The next generation DVB-T2, DVB-S2, and DVB-C2 standards for digital television broadcasting specify the use of low-density parity-check (LDPC) codes with codeword lengths of up to 64800 bits. The real-time decoding of these codes on general purpose computing hardware is useful for completely software defined receivers, as well as for testing and simulation purposes. Modern graphics processing units (GPUs) are capable of massively parallel computation, and can in some cases, given carefully designed algorithms, outperform general purpose CPUs (central processing units) by an order of magnitude or more. The main problem in decoding LDPC codes on GPU hardware is that LDPC decoding generates irregular memory accesses, which tend to carry heavy performance penalties (in terms of efficiency) on GPUs. Memory accesses can be efficiently parallelized by decoding several codewords in parallel, as well as by using appropriate data structures. In this article we present the algorithms and data structures used to make log-domain decoding of the long LDPC codes specified by the DVB-T2 standard—at the high data rates required for television broadcasting—possible on a modern GPU. Furthermore, we also describe a similar decoder implemented on a general purpose CPU, and show that high performance LDPC decoders are also possible on modern multi-core CPUs.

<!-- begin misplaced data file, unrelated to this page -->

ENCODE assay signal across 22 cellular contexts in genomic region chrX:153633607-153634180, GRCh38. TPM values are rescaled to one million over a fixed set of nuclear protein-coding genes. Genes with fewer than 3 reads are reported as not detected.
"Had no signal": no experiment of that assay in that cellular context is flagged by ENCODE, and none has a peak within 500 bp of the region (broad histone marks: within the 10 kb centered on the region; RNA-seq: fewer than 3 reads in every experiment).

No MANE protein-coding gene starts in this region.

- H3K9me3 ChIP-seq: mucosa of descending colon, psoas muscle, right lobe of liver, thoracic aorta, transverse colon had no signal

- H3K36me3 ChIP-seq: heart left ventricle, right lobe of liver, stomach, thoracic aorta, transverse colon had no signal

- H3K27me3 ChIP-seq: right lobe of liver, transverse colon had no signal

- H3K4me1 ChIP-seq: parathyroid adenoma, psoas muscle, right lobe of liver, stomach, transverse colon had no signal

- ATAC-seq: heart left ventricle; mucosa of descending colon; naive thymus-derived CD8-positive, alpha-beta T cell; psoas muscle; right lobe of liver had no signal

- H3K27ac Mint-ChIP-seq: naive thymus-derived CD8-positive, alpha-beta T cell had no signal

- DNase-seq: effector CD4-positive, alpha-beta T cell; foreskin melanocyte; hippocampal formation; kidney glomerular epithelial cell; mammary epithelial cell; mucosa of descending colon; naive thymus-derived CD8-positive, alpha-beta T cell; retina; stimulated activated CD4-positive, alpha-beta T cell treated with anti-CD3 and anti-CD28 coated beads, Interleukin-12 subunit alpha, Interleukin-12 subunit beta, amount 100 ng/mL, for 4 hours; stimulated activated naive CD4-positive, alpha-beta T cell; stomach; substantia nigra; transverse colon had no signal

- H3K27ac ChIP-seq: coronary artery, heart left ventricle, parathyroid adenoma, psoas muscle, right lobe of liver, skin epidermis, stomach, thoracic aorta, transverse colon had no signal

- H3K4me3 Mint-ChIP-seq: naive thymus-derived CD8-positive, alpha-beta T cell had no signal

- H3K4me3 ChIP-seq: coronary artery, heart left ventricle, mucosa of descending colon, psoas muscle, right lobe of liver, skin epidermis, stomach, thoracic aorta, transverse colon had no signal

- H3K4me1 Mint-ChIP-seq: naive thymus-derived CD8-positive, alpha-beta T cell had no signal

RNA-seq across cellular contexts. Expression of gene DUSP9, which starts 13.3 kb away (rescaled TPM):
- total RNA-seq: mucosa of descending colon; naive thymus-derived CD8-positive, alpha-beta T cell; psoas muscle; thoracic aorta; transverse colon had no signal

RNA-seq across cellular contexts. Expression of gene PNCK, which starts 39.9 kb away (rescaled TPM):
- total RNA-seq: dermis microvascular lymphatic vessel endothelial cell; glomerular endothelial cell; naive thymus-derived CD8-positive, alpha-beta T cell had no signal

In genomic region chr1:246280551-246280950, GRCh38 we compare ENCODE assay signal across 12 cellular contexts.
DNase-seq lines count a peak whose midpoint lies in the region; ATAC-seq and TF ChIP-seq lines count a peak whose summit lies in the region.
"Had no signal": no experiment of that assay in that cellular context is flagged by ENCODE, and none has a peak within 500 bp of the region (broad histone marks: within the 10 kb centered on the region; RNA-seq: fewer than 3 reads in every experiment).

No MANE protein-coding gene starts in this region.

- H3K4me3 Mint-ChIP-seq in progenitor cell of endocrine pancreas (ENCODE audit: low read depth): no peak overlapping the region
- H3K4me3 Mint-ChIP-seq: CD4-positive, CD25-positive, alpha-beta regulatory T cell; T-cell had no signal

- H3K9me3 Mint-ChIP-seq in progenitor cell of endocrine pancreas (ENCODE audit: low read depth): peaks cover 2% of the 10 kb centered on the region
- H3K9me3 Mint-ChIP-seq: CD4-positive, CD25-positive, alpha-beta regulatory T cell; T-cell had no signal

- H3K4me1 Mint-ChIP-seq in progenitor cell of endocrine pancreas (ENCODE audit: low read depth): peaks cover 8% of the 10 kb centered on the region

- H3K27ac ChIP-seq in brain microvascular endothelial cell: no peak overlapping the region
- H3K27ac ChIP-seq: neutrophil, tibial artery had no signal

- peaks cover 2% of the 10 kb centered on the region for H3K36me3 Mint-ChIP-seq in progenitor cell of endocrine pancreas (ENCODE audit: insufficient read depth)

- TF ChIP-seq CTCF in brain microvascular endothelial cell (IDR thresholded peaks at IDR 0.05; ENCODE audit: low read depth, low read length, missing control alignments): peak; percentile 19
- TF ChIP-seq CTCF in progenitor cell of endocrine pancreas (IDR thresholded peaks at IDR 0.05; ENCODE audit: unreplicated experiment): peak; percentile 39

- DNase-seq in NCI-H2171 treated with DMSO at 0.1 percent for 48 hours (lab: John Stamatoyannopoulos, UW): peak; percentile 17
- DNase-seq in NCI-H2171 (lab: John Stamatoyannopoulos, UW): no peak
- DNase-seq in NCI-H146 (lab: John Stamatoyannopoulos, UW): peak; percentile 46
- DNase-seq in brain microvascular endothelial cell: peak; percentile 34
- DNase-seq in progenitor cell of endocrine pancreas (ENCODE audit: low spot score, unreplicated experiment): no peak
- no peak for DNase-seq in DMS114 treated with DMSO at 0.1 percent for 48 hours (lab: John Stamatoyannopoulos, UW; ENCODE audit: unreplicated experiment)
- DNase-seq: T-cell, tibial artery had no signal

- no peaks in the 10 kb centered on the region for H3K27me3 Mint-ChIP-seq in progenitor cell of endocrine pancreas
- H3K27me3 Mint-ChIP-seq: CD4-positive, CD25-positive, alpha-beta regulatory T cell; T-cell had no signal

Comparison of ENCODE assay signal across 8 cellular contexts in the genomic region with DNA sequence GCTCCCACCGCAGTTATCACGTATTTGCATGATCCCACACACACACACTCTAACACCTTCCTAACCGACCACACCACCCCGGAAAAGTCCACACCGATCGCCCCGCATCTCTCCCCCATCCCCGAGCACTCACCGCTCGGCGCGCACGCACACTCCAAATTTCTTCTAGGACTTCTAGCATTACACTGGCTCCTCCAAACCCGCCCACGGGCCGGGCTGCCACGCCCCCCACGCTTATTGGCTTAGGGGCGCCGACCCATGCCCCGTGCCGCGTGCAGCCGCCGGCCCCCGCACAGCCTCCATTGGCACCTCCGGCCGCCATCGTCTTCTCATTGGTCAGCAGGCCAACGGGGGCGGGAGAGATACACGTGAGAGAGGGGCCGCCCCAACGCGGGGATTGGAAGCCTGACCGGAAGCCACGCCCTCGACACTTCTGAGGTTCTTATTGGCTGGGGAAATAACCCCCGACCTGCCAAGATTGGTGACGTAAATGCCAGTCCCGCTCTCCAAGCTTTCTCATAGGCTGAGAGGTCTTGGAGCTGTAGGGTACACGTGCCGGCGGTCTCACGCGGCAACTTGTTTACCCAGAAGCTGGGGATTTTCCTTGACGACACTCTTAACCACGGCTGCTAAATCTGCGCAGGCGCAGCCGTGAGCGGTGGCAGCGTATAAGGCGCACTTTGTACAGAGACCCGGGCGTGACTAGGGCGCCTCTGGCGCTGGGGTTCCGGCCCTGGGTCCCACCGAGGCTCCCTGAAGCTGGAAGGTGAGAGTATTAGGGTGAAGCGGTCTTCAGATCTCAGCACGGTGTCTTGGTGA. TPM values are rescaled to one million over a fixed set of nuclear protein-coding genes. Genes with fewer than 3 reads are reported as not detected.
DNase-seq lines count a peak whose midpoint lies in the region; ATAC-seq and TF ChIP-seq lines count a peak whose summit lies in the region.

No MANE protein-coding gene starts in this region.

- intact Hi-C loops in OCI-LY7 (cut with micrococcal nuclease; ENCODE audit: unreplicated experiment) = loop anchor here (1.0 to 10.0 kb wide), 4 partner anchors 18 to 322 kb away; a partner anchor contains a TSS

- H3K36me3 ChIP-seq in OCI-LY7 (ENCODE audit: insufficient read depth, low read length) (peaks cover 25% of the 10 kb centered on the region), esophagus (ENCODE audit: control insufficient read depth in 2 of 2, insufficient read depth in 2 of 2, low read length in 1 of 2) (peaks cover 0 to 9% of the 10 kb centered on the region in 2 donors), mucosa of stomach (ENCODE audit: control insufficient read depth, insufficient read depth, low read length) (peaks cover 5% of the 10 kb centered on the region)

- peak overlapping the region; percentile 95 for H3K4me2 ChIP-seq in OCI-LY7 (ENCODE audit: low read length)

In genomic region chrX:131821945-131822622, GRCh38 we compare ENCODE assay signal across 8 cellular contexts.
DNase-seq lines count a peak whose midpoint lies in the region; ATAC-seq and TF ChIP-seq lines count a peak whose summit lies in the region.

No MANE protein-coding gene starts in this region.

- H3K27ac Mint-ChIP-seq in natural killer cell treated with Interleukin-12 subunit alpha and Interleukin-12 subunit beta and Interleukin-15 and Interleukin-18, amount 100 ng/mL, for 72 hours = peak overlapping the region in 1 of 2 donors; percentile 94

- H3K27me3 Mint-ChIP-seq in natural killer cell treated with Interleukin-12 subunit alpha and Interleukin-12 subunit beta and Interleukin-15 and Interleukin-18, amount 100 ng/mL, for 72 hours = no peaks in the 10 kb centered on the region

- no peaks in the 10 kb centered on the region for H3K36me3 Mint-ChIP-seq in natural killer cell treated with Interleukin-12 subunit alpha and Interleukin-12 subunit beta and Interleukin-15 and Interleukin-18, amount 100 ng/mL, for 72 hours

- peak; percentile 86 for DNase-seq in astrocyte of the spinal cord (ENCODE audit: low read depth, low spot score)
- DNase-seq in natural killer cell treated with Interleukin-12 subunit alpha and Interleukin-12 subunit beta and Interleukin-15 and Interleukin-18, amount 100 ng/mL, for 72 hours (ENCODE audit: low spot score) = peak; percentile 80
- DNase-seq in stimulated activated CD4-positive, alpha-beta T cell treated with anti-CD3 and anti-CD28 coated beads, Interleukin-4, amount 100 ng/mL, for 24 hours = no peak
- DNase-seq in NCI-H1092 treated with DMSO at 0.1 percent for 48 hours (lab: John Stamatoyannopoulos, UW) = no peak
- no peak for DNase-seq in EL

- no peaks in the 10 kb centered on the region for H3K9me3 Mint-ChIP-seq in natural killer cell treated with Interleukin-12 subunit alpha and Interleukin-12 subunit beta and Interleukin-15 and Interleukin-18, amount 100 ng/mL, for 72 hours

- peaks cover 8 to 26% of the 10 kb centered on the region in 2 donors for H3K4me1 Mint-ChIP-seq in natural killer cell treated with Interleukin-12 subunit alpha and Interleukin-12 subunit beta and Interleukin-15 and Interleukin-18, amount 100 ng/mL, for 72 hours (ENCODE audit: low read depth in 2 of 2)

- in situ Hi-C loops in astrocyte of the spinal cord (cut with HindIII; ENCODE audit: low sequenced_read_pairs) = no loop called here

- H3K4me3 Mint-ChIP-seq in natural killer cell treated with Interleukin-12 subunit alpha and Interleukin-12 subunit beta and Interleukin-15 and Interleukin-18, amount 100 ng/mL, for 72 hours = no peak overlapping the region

- Low-Density Parity-Check Codes
- Software Defined Radio
- SSE - Streaming SIMD Extensions